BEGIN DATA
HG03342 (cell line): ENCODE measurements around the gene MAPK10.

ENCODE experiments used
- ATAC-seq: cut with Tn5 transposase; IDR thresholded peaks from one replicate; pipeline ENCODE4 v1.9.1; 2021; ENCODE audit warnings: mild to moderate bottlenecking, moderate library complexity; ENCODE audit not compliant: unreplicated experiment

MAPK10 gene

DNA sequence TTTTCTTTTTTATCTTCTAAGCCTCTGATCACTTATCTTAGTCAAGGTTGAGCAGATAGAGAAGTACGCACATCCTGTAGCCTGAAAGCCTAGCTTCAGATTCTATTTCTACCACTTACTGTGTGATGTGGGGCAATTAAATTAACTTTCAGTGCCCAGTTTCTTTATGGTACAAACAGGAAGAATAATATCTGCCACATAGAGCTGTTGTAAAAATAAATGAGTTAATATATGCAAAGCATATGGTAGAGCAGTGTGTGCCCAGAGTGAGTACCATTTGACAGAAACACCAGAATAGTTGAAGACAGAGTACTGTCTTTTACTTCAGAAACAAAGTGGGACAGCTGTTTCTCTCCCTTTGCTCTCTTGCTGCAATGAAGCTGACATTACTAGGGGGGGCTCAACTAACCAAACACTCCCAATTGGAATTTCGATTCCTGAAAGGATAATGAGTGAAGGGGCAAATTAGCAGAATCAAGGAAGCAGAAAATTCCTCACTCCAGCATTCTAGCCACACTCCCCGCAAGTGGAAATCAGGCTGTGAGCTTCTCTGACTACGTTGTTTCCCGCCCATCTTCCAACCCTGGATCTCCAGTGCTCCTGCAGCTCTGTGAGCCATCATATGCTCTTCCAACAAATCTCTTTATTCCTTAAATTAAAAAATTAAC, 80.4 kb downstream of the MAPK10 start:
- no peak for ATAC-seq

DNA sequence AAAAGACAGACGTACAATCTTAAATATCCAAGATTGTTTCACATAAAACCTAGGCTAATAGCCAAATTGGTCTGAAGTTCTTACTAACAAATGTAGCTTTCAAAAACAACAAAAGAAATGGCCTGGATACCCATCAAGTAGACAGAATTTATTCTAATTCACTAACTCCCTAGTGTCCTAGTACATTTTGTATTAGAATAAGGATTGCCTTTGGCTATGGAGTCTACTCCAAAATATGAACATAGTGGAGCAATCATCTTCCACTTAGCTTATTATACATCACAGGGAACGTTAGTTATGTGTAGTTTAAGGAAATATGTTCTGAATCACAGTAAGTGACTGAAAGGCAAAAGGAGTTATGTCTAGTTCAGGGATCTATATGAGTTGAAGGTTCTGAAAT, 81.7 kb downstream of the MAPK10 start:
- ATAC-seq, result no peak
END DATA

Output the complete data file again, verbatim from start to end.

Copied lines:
HG03342 (cell line): ENCODE measurements around the gene MAPK10.

ENCODE experiments used
- ATAC-seq: cut with Tn5 transposase; IDR thresholded peaks from one replicate; pipeline ENCODE4 v1.9.1; 2021; ENCODE audit warnings: mild to moderate bottlenecking, moderate library complexity; ENCODE audit not compliant: unreplicated experiment

MAPK10 gene

DNA sequence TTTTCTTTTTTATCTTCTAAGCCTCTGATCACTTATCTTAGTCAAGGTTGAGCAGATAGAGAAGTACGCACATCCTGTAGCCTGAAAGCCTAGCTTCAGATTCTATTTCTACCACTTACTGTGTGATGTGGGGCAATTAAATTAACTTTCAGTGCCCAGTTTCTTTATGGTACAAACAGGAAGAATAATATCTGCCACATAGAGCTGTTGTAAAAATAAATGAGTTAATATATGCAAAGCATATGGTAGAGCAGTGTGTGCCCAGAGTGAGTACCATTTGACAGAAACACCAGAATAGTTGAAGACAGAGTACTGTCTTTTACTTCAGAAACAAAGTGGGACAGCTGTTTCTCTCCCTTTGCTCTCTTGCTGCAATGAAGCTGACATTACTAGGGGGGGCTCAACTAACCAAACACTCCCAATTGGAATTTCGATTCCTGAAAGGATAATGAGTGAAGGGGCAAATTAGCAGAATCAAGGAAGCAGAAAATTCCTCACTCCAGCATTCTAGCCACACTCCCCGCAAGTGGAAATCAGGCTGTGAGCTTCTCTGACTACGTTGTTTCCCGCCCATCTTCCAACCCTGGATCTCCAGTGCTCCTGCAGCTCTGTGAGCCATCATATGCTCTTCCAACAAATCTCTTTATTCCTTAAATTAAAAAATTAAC, 80.4 kb downstream of the MAPK10 start:
- no peak for ATAC-seq

DNA sequence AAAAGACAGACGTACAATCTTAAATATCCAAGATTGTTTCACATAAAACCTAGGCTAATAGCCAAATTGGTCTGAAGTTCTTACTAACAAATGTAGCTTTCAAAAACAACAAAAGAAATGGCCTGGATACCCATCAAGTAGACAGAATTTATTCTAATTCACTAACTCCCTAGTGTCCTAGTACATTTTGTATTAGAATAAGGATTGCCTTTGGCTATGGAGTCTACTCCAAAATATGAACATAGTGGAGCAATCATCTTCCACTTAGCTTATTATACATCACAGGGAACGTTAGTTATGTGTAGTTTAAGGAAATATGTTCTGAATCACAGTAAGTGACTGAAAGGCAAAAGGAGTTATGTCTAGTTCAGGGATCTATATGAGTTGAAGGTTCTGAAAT, 81.7 kb downstream of the MAPK10 start:
- ATAC-seq, result no peak